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Both Anno and Higuchi have had their experiences with giant creatures stomping over cityscapes, especially Higuchi, whose work on the mid-’90s GAMERA trilogy is a stunning achievement. Even with these experiences, the directors are both at the top of their kaiju action game, and while Godzilla is used sparingly, his appearances on screen are consistently effective and memorable due to the execution of their reimagined Godzilla through a combination of visual effects and live, on-set puppetry. The tactile feel of Godzilla’s new appearance pours out of each frame. It’s a great exhibition of how to use old techniques synthesized with modern technology.

Special credit also has to go to the actors, who carry the occasionally unwieldy exposition-heavy dialogue and deliver it with a rapid pace that keeps the tension of the film moving. Hasegawa’s Yaguchi is endearing as the everyman trying to make sure he gets his job done right. His sincerity comes across like Jimmy Stewart in a kaiju film. Opposite him is Japanese-American envoy Kayoko Ann Patterson (Satomi Ishihara) whose initial characterization as a well-connected political socialite masks a level of cunning and resourcefulness that is gradually revealed through the film.

Human characters are rarely the draw in Godzilla films, and they often get stuck with ludicrous (in a fun way) plot lines that keep things engaging between monster battles. SHIN GODZILLA takes a different approach, using the human characters to ground the plot and add realism to a fantastic story. The word “realism” has taken on some negative connotations when applied to genre films, particularly in the attempts by comic books to be more “adult.” This, however, is realism done right. Not through gratuitous sex and violence, but by using the genre trappings as a prism to explore real world conflicts.


With the camp (mostly) rung out of this particular incarnation of the franchise, it’s easy to understand objections from fans who would rather watch a monster smack down (I would count myself among that group; I’m not above the delightful Jet Jaguar/Godzilla team up). However, the film’s return to the seriousness of the original is contrasted with a newfound level of belief in mankind’s ingenuity. While most Godzilla films are usually resolved with the use of some sci-fi super-weapon, like the oxygen destroyer from the original GODZILLA or even a robot version of the big guy himself, the problem in this film is solved by selfless, nameless officials working together outside of government structure. Yaguchi leads a ragtag group of eccentrics and outside-the-box thinkers who use their wits alone. These scenes are played out through whip fast scenes with STAR TREK-levels of technobabble, but they’re as thrilling as any kaiju battle. This is a Godzilla film where the greatest weapon we have is not our bombs or guns, but our minds and our ability to cooperate.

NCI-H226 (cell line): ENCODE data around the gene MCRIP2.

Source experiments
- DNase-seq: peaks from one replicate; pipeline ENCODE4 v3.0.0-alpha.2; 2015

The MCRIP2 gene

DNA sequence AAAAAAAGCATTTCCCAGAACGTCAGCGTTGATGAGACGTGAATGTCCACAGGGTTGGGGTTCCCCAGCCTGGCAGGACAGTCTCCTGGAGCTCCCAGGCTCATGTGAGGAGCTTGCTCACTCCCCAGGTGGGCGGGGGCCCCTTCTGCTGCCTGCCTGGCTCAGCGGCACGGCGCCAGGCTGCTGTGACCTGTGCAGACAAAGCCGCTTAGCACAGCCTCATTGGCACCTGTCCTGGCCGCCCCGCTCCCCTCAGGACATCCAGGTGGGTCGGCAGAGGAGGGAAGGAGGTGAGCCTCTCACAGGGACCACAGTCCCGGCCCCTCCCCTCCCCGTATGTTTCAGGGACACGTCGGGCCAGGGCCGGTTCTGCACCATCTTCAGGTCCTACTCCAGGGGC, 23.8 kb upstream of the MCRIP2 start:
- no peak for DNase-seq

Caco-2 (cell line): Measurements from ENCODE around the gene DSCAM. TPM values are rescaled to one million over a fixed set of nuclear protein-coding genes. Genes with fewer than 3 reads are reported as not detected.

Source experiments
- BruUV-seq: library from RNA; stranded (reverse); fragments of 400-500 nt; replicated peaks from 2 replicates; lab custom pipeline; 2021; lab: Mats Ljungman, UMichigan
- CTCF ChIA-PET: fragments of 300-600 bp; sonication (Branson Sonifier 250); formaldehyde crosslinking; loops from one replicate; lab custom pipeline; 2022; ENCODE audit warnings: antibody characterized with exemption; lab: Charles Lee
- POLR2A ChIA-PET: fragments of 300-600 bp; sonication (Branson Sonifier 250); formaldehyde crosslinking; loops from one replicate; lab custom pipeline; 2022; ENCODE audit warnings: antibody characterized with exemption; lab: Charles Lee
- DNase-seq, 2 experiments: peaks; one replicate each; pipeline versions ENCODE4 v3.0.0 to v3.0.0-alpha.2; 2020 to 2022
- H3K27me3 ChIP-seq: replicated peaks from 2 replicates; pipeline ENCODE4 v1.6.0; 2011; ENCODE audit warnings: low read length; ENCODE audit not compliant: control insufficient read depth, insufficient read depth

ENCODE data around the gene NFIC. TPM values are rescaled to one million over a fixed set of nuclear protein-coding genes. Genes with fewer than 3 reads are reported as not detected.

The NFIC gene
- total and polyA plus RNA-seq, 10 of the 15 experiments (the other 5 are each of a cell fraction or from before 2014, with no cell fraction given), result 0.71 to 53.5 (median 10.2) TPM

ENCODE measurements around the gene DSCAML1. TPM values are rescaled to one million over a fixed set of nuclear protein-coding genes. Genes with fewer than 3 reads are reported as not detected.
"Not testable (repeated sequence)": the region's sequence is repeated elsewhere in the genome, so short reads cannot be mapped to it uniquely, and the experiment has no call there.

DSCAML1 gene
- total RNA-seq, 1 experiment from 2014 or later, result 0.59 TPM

In creating this return to form, Toho, Anno, and Haguchi could have played it safe and delivered an archetypal Godzilla film. While there’s plenty of fan service (you’ll hear just about every classic Godzilla sound effect and music cue you could want), the new film takes risks and moves the franchise in a new direction. Will it work for every single viewer? Perhaps, perhaps not. It’s certainly not the Godzilla film a lot of fans were expecting, but it’s one that’s needed in 2016. In a world where political polemics keep politicians from decisive action, even when facing calamity, it’s a reminder that we all share an instinct for survival. Like or dislike the film, SHIN GODZILLA’s willingness to experiment with the genre and make such an idiosyncratic film should be respected.